Easy Intro to Homemade Bio-fuels – Part Two: Straight Vegetable Oil

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A plain language explanation of Biodiesel and Straight Vegetable Oil technology. No auto repair experience required.

This is part two in a series. You can find part one: Making Biodiesel, here

If you’ve already read part one, you’ll want to Click here or scroll down to Part B, or start here to refresh your knowledge of veggie oil fuel.

Part A

This intro is going to focus on diesel engines, and oil based fuels. Ethanol and other homemade fuels can be used in gasoline engines, but I have less experience/knowledge of that, and will save it for another essay.

This is not meant to be a step-by-step tutorial, but more of an introduction to and explanation of the process.

So the first thing to know then is that there are two different kinds of automobile engines, diesel and gasoline. Biodiesel and straight vegetable oil can only be used in diesel engines.

Note: In case you weren’t quite sure, Straight Vegetable Oil is just that. Pure vegetable oil. In all but a few cases, homebrew biofuel is made using waste vegetable oil. When filtered of particles and water, WVO is still quite usuable as a fuel. (Except when of lower quality from overuse and contamination.)

History

When Rudolph Diesel first introduced his new engine at the 1900 World Fair in Paris, it ran on peanut oil. It wasn’t until Diesel’s mysterious death 13 years later that a method was discovered to make diesel fuel from petroluem by-product (the left-overs from the gasoline production process.)

Difference between Diesel and Gasoline engines

Both kinds of engines are similiar in that they use small explosions to move pistons up and down in a cylinder. In a gasoline engine, fuel is mixed with air, compressed by pistons and ignited by sparks from spark plugs. In a diesel engine, the air is compressed first, and then the fuel is injected. The air heats up when it’s compressed, thus igniting the fuel.

This difference allows for the use of oils in a diesel engine which are much less flamable than petroleum.

Diesel engines today

Diesel engines still operate on the same basic principle as they did a hundred years ago, the main difference being that they have been engineered to handle a less thicker oil than peanut or veggie oil. (When speaking of oils, the word viscousity is used to describe the thickness of oil. Petroluem diesel is less viscous than vegetable oil, and vegetable oil has a higher viscousity than petro-diesel.)

Therefore, the process of using vegetable oil in diesel engine involves reducing the viscousity of the oil. Once this has happened, the resulting fluid is for all purposes diesel fuel.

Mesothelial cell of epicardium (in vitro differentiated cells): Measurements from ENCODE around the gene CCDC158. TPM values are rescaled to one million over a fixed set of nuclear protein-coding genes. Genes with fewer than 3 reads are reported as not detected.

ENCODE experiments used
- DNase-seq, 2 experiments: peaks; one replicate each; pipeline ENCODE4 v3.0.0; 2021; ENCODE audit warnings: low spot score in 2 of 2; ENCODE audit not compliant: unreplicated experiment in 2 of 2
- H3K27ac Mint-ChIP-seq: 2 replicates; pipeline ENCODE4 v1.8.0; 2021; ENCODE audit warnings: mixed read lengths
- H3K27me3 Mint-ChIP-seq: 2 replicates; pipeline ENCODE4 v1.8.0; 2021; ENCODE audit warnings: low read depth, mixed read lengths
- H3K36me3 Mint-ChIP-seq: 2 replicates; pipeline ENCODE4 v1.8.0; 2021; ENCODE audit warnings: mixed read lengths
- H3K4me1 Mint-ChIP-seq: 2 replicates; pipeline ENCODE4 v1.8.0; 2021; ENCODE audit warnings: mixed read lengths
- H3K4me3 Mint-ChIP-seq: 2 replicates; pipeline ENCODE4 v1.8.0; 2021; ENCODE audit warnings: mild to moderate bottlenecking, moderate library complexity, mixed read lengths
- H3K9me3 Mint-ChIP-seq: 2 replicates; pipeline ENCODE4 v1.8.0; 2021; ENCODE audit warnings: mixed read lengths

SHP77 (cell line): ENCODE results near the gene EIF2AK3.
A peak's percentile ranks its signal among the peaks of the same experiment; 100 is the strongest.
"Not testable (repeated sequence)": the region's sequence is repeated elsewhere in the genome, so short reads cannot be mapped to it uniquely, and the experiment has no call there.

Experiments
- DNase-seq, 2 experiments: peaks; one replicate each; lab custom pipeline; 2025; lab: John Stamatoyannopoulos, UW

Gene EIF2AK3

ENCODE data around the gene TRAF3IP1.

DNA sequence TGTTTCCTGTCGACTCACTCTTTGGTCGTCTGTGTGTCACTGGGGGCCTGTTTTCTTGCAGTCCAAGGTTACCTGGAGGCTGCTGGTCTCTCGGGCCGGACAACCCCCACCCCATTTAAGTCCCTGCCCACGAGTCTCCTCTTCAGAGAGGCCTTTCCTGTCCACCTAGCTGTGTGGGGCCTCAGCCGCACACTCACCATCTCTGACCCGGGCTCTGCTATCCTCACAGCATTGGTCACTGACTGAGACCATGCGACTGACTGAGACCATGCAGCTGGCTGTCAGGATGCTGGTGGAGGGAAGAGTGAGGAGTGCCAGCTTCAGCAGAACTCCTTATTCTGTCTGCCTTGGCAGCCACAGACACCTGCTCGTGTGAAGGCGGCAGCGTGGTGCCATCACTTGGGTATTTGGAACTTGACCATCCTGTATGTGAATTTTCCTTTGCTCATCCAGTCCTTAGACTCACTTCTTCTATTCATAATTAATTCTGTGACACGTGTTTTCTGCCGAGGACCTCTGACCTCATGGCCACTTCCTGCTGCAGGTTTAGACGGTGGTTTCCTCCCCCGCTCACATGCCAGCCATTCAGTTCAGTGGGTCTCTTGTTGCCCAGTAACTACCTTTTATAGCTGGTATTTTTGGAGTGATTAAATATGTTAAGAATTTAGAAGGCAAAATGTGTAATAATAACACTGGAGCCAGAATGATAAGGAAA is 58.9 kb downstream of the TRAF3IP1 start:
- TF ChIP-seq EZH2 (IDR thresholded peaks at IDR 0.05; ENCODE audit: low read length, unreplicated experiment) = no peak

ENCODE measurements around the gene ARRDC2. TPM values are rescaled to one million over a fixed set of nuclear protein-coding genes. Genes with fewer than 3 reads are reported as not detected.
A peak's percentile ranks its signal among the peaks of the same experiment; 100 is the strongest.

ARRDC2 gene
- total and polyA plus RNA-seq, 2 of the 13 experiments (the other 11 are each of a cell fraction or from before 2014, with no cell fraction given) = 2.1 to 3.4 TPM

Two processes for reducing oil viscousity

The two basic processes that you would use at home to reduce the viscousity of vegetable oil are mechanical and chemical.

The mechanical process involves heating the oil to approx. 80 degrees celsius. Straight vegetable oil conversions involve installing components into the fuel-delivery system of a diesel vehicle to heat the oil, so that it is injected into the engine at the right viscousity.

The chemical process involves using chemicals (lye and methanol) to reduce the viscousity of the oil. This process is called transesterification, and is basically the process of stripping the oil of glycerine. Once this glycerine has been removed from the oil, it is the proper viscousity for modern diesel engines, and becomes bio-diesel (see part one).

Part B: The basics of Straight Vegetable Oil conversions

Electric valves to switch from veggie oil to diesel

As I said above, converting a diesel vehicle to run on straight vegetable oil in a diesel vehicle basically requires installing components that will heat the veggie oil to 80 degrees C. The only case I’ve ever heard about of people running SVO without any conversion are in old Mercedes vehicles on hot summer days in Florida. I used to have a couple of these vehicles, and I know from experience that they can tolerate a much thicker fuel. Generally though, I would never try to run SVO without adding these additional heat sources.

There are two main ways that this heat is generated. The first is via the heat within the engine coolant. This coolant flows, via the water pump, through the engine and into the radiator. Before it hits the radiator it is approximately 80 degrees celsius. The second source of heat comes from electrical components that you install.

A fuel filter (used for veggie oil) wrapped in copper pipe.

In addition to heating the oil, components are installed to create a second tank for the veggie oil. This is because you need to start the vehicle on diesel or biodiesel and let it run for five minutes until the collant fluid is up to temperature. So the components involved here are a second tank, and valves to switch between diesel and veggie oil.